When I first arrived at RPI, I decided to declare my major in bioinformatics/molecular biology, a fairly unpopular and less well-known major. My interest in computer programming began at the beginning of high school when I enrolled in various programming classes. Over the years I was able to learn basic HTML, QBASIC, PASCAL, Visual Basic, C++, and Java. I also had the opportunity to take a class in microbiology and biotechnology, which stimulated my interest in biology. Additionally, I participated in biotechnological summer programs at the University of New Hampshire and Boston University. I was looking for a way to combine my interests of computer programming and biology and the bioinformatics program at RPI was an excellent fit.
I began undergraduate research working in the laboratory of Dr. Susan Sharfstein. Our lab focuses on increasing the specific antibody productivity of mammalian cell lines, specifically Chinese Hamster Ovary (CHO) cell lines, to benefit drug and pharmaceutical development. My work involved both performing bench-work in maintaining cell cultures and developing computational approaches to microarray analysis. When I was accepted to the Accelerated B.S./Ph.D. Program, I began a research rotation under Dr. Christopher Bystroff and Dr. Mark Platt, which involved developing a computational approach to mass spectrometry and de novo peptide sequencing. However, when the project was abruptly terminated, I began researching full-time for Dr. Bystroff over the summer. My current research involves improving a previously developed computational algorithm for determining an optimal protein design for use in experimentally synthesizing biosensors. We hope that we will be able to use this stochastic algorithm for use in making the design program compatible in a distributed computing environment.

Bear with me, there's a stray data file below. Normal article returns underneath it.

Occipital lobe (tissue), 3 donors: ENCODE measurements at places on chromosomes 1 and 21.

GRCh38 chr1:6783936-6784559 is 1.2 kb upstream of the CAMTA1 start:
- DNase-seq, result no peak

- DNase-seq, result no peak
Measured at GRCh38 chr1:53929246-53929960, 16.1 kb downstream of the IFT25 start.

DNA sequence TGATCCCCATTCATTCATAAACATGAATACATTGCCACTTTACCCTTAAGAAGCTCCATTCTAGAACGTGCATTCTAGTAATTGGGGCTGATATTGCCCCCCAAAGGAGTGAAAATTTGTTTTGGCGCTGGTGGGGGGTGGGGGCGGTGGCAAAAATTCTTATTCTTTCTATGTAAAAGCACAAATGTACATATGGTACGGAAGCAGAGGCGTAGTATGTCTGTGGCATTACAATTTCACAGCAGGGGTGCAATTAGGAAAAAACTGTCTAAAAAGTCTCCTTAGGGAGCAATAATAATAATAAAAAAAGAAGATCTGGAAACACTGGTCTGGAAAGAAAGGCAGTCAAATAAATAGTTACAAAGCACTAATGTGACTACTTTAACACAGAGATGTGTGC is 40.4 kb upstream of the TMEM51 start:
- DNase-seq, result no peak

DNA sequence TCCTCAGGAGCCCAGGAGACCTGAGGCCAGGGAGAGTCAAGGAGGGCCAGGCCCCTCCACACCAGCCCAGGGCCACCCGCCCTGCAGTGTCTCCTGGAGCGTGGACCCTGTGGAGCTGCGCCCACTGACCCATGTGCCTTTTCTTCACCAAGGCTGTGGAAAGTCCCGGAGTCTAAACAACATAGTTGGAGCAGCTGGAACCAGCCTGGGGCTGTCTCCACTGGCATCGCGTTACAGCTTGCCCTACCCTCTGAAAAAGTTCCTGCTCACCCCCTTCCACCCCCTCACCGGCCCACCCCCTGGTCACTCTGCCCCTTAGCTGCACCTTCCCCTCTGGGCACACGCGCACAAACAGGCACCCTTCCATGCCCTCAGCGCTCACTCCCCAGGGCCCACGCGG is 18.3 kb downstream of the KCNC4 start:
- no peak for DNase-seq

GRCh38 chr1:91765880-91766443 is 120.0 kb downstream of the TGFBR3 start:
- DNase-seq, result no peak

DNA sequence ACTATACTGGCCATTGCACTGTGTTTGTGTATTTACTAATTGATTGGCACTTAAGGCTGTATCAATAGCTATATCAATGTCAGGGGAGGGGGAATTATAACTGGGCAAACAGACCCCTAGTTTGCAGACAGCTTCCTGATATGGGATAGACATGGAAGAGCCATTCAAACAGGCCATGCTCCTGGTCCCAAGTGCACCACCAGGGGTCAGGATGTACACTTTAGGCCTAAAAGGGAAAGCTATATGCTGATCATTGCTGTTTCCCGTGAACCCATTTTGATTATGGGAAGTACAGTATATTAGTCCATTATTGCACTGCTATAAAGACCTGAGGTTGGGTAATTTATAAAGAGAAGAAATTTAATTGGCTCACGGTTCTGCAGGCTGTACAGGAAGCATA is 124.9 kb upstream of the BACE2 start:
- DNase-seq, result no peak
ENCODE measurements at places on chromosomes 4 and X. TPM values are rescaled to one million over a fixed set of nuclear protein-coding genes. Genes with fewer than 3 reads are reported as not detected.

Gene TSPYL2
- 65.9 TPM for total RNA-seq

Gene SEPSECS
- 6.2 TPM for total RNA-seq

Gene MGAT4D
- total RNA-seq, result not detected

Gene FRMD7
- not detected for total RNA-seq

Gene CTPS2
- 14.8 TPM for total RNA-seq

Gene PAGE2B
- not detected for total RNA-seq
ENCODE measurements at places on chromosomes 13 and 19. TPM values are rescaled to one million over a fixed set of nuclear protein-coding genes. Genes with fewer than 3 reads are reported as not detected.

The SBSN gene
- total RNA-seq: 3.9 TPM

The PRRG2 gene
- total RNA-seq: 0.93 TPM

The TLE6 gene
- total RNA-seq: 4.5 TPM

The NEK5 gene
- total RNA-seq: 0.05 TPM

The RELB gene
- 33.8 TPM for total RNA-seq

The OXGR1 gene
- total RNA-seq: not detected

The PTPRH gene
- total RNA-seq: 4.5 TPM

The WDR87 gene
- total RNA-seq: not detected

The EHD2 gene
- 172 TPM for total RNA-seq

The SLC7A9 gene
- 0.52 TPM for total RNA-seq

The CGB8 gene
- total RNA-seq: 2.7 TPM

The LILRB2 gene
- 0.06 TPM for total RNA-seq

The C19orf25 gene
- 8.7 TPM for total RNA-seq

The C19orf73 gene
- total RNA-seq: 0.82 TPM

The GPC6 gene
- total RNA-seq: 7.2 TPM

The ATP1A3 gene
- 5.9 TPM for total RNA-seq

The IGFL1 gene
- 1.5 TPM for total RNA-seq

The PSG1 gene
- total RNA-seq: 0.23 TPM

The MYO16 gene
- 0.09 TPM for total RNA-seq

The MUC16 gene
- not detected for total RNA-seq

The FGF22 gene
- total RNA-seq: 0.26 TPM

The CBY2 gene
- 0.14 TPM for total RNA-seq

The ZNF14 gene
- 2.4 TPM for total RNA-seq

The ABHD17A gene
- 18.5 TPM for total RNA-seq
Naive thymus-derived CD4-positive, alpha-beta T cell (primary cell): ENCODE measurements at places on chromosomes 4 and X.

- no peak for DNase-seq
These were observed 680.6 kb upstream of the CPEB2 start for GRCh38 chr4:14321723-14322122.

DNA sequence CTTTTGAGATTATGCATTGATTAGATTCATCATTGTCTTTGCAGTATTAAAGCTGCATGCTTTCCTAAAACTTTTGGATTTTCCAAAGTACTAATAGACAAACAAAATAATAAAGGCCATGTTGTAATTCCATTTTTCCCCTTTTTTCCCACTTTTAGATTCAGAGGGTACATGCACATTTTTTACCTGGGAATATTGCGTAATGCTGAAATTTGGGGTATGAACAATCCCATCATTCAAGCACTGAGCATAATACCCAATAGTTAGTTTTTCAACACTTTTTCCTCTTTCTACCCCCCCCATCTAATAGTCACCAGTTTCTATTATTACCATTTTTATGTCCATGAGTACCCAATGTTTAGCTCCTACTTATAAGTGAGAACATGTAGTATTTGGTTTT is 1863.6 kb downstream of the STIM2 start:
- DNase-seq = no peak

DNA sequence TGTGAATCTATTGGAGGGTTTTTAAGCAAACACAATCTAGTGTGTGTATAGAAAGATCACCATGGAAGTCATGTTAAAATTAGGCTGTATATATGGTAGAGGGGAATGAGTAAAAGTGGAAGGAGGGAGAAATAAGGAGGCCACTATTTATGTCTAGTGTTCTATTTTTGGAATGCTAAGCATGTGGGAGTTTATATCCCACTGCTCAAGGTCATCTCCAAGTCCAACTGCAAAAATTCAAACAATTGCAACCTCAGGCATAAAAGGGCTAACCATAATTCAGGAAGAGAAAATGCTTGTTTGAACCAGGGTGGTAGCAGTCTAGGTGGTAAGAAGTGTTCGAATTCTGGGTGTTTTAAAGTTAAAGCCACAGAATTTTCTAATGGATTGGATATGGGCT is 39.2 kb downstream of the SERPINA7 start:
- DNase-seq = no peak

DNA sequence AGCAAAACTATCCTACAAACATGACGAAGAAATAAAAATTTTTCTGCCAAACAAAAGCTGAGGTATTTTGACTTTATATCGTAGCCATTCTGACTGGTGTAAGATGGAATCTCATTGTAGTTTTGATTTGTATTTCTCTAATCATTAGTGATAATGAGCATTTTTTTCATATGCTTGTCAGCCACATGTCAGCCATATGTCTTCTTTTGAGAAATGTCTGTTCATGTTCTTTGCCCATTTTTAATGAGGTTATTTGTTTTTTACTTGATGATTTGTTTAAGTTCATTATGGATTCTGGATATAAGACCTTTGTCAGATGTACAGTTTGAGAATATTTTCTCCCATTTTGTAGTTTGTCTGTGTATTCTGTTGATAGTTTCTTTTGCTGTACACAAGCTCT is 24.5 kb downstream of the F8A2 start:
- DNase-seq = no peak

In addition to research and academics, I am also a member of the RPI Knights of Columbus Council #13635 in which I participate in various religious and community service activities.